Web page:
The criminals specifically state that this is for tax filers in the District of Columbia, Maryland and Virginia. As a further attempt to trick residents of the Capital region, the email scam even suggests that information from recent data breaches across the nation may be involved.
Since many current and former federal employees had their personal data left vulnerable from the two data breaches announced by the Office of Personnel Management last year, federal workers should be on alert for these fraudulent emails.
“As we approach the final days of this filing season, we continue to see these tax scams evolve.” said IRS Commissioner John Koskinen. “We don’t send emails like this, and there’s no special effort underway for people in the District, Virginia and Maryland. As these criminals shift their tactics, the IRS remains committed to quickly warning the taxpayers who may be targeted. Taxpayers should be on the lookout for these scams.”
Phishing Schemes and How to Protect Yourself
Phishing is a scam typically carried out with the help of unsolicited email or a fake website that poses as a legitimate site to lure in potential victims and prompt them to provide valuable personal and financial information. Armed with this information, a criminal can commit identity theft or financial theft. 
If a taxpayer receives an unsolicited email that appears to be from either the IRS or an organization closely linked to the IRS, such as the Electronic Federal Tax Payment System (EFTPS), report it by sending it to phishing@irs.gov. Learn more by going to the Report Phishing and Online Scams page.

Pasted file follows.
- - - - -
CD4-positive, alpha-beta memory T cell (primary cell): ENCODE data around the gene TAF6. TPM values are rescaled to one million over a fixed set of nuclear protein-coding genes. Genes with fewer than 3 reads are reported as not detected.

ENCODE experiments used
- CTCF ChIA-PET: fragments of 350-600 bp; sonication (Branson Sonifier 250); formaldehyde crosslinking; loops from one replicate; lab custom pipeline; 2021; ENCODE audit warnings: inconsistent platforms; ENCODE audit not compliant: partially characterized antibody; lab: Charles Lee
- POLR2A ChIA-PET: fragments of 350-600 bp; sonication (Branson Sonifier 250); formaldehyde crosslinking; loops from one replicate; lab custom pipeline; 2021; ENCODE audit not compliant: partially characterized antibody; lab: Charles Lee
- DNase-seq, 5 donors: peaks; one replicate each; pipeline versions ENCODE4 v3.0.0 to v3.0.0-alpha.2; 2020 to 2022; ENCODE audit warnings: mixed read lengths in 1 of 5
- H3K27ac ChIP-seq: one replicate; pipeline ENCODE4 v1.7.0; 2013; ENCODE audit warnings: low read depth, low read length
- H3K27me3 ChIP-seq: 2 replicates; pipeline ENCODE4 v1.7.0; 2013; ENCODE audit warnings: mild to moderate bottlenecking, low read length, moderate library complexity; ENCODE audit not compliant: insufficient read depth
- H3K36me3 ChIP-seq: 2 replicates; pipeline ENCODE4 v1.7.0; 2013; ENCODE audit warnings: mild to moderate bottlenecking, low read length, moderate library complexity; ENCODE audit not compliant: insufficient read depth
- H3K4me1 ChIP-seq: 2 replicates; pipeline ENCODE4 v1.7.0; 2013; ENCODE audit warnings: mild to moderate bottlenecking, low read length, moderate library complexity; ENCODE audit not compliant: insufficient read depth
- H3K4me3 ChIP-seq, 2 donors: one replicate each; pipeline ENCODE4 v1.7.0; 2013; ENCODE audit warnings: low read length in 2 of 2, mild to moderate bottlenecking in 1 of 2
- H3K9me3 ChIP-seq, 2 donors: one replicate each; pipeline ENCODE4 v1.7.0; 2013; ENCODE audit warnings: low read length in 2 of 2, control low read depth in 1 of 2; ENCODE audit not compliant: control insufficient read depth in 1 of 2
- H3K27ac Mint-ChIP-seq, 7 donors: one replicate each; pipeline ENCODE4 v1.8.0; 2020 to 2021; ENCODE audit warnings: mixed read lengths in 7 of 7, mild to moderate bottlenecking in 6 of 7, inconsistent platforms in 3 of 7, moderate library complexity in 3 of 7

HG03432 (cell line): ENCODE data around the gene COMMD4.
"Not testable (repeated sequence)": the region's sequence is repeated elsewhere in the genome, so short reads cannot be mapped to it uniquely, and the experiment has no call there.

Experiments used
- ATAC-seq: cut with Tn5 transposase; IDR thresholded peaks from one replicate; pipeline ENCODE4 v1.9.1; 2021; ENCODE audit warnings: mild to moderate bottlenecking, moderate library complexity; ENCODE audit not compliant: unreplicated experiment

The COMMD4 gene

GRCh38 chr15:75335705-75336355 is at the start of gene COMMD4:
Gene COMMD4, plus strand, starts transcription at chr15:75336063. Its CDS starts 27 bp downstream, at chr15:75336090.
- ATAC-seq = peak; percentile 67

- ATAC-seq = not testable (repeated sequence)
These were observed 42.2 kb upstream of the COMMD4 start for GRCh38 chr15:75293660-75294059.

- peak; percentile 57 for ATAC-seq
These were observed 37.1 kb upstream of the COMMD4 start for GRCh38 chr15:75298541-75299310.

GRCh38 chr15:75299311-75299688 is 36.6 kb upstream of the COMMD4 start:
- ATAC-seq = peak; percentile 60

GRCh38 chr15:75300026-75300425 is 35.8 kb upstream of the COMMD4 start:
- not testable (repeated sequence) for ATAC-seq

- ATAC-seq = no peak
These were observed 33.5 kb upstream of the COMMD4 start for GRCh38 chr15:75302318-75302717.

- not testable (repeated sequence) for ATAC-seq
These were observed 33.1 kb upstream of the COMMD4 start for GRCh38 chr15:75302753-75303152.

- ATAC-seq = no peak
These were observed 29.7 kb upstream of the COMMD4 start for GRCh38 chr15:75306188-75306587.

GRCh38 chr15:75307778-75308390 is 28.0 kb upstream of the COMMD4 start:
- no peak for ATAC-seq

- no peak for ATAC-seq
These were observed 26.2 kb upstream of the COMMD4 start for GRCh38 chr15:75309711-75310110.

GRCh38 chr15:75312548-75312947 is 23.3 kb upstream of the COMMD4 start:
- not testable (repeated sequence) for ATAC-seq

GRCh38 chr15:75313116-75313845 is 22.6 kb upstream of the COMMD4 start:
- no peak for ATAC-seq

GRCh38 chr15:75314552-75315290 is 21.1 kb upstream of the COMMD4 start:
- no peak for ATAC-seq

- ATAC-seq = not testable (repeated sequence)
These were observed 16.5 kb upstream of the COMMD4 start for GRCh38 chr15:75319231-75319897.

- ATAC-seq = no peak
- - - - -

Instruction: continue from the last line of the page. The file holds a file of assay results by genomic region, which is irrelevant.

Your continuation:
It is important to keep in mind that the IRS generally does not initiate contact with taxpayers by email to request personal or financial information. This includes any type of electronic communication, such as text messages and social media channels. The IRS has information online that can help protect taxpayers from email scams.
- See more at: http://www.fedsmith.com/2016/04/06/irs-warns-dc-area-residents-of-new-phishing-scam/#sthash.p1i354QX.dpuf
Last Updated: 8/31/2016 3:44 PM
REPORT WASTE, FRAUD,
ABUSE
OIG Hotline: Click Here
For information about whistleblowing and reprisal and about your rights and responsibilities as a Treasury employee or contractor, please contact the OIG Whistleblower Ombudsman Program at
202-927-0650
or
OIGCounsel@oig.treas.gov
 

 Recent Reports and Testimonies

 

COUNCIL OF INSPECTORS GENERAL ON FINANCIAL OVERSIGHT
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The Council of Inspectors General on Financial Oversight was established by the Dodd–Frank Wall Street Reform and Consumer Protection Act (Pub.L. 111-203). Council members share information about their ongoing work, with a focus on concerns that may apply to the broader financial sector and ways to improve financial oversight. The Council is made of nine financial regulatory agency Inspectors General and is chaired by Eric Thorson, Inspector General, U.S. Department of Treasury.